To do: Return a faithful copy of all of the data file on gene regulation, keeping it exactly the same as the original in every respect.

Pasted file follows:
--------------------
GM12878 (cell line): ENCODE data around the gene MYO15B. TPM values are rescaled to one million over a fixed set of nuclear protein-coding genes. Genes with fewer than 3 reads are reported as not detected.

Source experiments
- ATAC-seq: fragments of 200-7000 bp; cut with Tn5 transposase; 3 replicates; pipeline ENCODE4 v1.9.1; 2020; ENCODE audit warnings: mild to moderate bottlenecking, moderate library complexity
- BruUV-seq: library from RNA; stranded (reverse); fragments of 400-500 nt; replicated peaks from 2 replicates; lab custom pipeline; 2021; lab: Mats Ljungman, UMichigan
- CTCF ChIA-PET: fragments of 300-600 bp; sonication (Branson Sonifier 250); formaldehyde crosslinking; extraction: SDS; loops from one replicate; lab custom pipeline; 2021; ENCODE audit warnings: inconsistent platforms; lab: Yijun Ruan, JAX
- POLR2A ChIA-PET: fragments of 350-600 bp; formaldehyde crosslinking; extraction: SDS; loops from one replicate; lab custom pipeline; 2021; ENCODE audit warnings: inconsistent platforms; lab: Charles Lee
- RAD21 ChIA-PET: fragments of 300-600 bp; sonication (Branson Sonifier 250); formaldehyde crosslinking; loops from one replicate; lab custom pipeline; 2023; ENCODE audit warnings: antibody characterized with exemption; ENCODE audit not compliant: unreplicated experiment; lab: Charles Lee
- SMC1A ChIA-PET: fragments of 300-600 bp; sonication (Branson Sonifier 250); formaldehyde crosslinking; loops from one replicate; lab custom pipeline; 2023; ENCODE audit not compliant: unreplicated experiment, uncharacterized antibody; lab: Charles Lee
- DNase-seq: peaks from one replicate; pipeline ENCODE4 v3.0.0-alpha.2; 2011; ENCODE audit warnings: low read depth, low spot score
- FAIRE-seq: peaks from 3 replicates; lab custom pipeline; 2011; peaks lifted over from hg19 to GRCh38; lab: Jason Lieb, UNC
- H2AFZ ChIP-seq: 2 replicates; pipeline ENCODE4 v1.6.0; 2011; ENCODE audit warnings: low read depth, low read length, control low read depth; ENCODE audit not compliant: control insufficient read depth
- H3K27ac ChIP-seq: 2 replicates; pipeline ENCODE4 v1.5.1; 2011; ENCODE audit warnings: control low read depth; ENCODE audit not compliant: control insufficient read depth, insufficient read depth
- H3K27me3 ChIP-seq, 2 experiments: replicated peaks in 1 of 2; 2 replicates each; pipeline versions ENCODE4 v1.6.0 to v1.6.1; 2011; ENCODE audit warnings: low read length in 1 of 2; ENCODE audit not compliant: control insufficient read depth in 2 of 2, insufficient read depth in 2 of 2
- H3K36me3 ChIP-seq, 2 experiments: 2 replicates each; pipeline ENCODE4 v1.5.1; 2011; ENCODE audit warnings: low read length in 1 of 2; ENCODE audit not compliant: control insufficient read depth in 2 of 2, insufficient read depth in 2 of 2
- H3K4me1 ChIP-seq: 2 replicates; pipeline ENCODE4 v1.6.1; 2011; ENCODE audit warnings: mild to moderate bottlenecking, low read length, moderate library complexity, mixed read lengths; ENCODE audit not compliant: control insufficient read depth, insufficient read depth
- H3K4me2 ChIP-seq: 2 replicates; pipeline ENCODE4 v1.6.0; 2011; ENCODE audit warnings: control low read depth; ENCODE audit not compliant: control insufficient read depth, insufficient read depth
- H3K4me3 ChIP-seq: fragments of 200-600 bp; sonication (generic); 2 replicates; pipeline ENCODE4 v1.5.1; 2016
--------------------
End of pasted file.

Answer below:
GM12878 (cell line): ENCODE data around the gene MYO15B. TPM values are rescaled to one million over a fixed set of nuclear protein-coding genes. Genes with fewer than 3 reads are reported as not detected.

Source experiments
- ATAC-seq: fragments of 200-7000 bp; cut with Tn5 transposase; 3 replicates; pipeline ENCODE4 v1.9.1; 2020; ENCODE audit warnings: mild to moderate bottlenecking, moderate library complexity
- BruUV-seq: library from RNA; stranded (reverse); fragments of 400-500 nt; replicated peaks from 2 replicates; lab custom pipeline; 2021; lab: Mats Ljungman, UMichigan
- CTCF ChIA-PET: fragments of 300-600 bp; sonication (Branson Sonifier 250); formaldehyde crosslinking; extraction: SDS; loops from one replicate; lab custom pipeline; 2021; ENCODE audit warnings: inconsistent platforms; lab: Yijun Ruan, JAX
- POLR2A ChIA-PET: fragments of 350-600 bp; formaldehyde crosslinking; extraction: SDS; loops from one replicate; lab custom pipeline; 2021; ENCODE audit warnings: inconsistent platforms; lab: Charles Lee
- RAD21 ChIA-PET: fragments of 300-600 bp; sonication (Branson Sonifier 250); formaldehyde crosslinking; loops from one replicate; lab custom pipeline; 2023; ENCODE audit warnings: antibody characterized with exemption; ENCODE audit not compliant: unreplicated experiment; lab: Charles Lee
- SMC1A ChIA-PET: fragments of 300-600 bp; sonication (Branson Sonifier 250); formaldehyde crosslinking; loops from one replicate; lab custom pipeline; 2023; ENCODE audit not compliant: unreplicated experiment, uncharacterized antibody; lab: Charles Lee
- DNase-seq: peaks from one replicate; pipeline ENCODE4 v3.0.0-alpha.2; 2011; ENCODE audit warnings: low read depth, low spot score
- FAIRE-seq: peaks from 3 replicates; lab custom pipeline; 2011; peaks lifted over from hg19 to GRCh38; lab: Jason Lieb, UNC
- H2AFZ ChIP-seq: 2 replicates; pipeline ENCODE4 v1.6.0; 2011; ENCODE audit warnings: low read depth, low read length, control low read depth; ENCODE audit not compliant: control insufficient read depth
- H3K27ac ChIP-seq: 2 replicates; pipeline ENCODE4 v1.5.1; 2011; ENCODE audit warnings: control low read depth; ENCODE audit not compliant: control insufficient read depth, insufficient read depth
- H3K27me3 ChIP-seq, 2 experiments: replicated peaks in 1 of 2; 2 replicates each; pipeline versions ENCODE4 v1.6.0 to v1.6.1; 2011; ENCODE audit warnings: low read length in 1 of 2; ENCODE audit not compliant: control insufficient read depth in 2 of 2, insufficient read depth in 2 of 2
- H3K36me3 ChIP-seq, 2 experiments: 2 replicates each; pipeline ENCODE4 v1.5.1; 2011; ENCODE audit warnings: low read length in 1 of 2; ENCODE audit not compliant: control insufficient read depth in 2 of 2, insufficient read depth in 2 of 2
- H3K4me1 ChIP-seq: 2 replicates; pipeline ENCODE4 v1.6.1; 2011; ENCODE audit warnings: mild to moderate bottlenecking, low read length, moderate library complexity, mixed read lengths; ENCODE audit not compliant: control insufficient read depth, insufficient read depth
- H3K4me2 ChIP-seq: 2 replicates; pipeline ENCODE4 v1.6.0; 2011; ENCODE audit warnings: control low read depth; ENCODE audit not compliant: control insufficient read depth, insufficient read depth
- H3K4me3 ChIP-seq: fragments of 200-600 bp; sonication (generic); 2 replicates; pipeline ENCODE4 v1.5.1; 2016